From the focus group exercise, there were one male participant and three female participants who are all studying the graduate program of communication management at USC. All the participants applied to numerous universities for grad school other than USC such as university of Florida, George Washington University and Carnegie Mellon University. When asked with the question ‘Why did you choose USC’, participants responded that location is an important factor because Los Angeles has a lot of good internship opportunities and it is far away from a participant’s hometown. As well, the weather of Los Angeles is not only comfortable but also similar to a participant’s hometown. A participant’s family member also went to USC which was another factor that made the participant to choose USC. A participant also mentioned that two of his friends did the same program previously and they recommended the program to the participant. As well, one participant replied that “I applied to USC because it has a good ranking.”
When discussing about which programs participants applied to, one participant only applied to communication management, another participant said “I actually chose undecided for my major under faculty of arts & science because it was easier for me to transfer to which ever program I wanted to study afterwards”. While other participants applied to the general program of communication but with different focuses, “I believe they were all under category of communication but with different concentration. The names were television, radio and film, media management and entertainment.” All the participants agreed that they consider their university (USC) as a school with good ranking. Additionally, they all researched upon the university’s ranking before they have actually applied.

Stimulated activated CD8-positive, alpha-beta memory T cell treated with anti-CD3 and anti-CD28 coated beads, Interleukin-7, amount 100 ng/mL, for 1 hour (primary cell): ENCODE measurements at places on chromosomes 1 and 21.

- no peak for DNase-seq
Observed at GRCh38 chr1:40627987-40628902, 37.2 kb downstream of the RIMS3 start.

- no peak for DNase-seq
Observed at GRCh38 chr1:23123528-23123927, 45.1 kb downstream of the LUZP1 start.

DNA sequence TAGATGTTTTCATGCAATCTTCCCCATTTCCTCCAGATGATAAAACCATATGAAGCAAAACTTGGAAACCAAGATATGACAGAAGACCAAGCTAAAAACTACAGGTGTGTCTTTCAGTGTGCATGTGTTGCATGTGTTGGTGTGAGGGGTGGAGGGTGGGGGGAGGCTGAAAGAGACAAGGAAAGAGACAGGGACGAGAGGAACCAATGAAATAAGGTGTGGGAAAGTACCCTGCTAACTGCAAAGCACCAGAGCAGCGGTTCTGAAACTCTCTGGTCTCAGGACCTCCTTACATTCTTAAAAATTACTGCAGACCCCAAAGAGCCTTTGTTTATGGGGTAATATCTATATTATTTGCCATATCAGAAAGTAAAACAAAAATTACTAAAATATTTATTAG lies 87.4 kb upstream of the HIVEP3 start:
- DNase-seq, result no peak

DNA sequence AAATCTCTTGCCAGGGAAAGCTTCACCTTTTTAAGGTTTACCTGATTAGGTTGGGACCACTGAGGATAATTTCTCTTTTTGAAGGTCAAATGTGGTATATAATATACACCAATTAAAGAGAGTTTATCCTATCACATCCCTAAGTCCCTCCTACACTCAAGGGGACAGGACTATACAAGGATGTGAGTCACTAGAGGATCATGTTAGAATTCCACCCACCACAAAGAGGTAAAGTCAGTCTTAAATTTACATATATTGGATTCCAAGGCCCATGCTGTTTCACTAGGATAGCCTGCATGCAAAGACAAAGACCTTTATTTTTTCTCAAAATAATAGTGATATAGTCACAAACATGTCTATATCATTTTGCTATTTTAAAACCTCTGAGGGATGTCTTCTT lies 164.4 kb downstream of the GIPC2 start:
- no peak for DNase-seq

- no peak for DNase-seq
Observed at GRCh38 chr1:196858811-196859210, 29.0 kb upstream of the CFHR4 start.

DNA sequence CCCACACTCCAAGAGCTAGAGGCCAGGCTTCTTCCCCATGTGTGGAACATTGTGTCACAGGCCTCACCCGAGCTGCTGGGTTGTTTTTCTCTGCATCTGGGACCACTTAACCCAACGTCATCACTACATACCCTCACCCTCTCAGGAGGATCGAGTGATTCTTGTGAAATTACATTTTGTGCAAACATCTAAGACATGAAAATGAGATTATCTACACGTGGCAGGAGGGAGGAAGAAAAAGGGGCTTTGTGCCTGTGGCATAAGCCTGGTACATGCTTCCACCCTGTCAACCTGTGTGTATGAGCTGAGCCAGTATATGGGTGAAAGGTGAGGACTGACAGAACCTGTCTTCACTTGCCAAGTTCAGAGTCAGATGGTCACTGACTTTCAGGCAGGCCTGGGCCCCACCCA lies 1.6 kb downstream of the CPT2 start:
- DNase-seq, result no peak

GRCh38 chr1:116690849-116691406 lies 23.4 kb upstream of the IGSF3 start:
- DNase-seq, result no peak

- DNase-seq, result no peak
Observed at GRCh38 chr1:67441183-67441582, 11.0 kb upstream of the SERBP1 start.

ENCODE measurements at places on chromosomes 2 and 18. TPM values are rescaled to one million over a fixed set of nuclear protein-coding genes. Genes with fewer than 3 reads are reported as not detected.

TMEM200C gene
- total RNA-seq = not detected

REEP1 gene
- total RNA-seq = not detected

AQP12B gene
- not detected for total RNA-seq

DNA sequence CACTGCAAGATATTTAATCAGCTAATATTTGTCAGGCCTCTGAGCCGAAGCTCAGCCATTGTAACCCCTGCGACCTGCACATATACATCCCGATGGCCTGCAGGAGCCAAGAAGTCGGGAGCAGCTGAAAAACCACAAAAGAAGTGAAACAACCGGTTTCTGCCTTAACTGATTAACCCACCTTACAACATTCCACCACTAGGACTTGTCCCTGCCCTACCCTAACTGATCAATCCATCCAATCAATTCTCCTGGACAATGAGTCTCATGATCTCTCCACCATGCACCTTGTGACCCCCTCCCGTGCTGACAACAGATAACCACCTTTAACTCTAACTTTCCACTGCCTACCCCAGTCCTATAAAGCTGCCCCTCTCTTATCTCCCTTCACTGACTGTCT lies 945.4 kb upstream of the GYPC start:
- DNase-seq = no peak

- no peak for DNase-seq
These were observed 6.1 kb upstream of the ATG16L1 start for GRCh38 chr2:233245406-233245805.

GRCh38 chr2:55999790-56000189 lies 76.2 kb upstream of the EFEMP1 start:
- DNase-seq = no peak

Furthermore, participants applied to other schools not only of their similar rankings with USC but also with the consideration of location, reputation and alumni connections. As a result, they all chose USC mostly because it has a fairly good ranking. When participants were asked Why do you think ranking is an important factor when applying for universities, they had a variety of responses. One participant explained that “Because everyone wants to be part of the best, and it looks good on your resume for any job application.” Other participants agreed and added that ranking is an appropriate way for their parents to evaluate a school since there are no other standards. Another participant claimed that although ranking may be nothing special, it is a common method to assess universities especially for Chinese students.
As a result, it is discovered from the focus group that ranking is not the only important factor to consider when applying to universities for both students and parents. But the participants also evaluate other components such as the variety of programs the schools offer, the size of the school, geographical locations, athletic teams, career networks and job connections.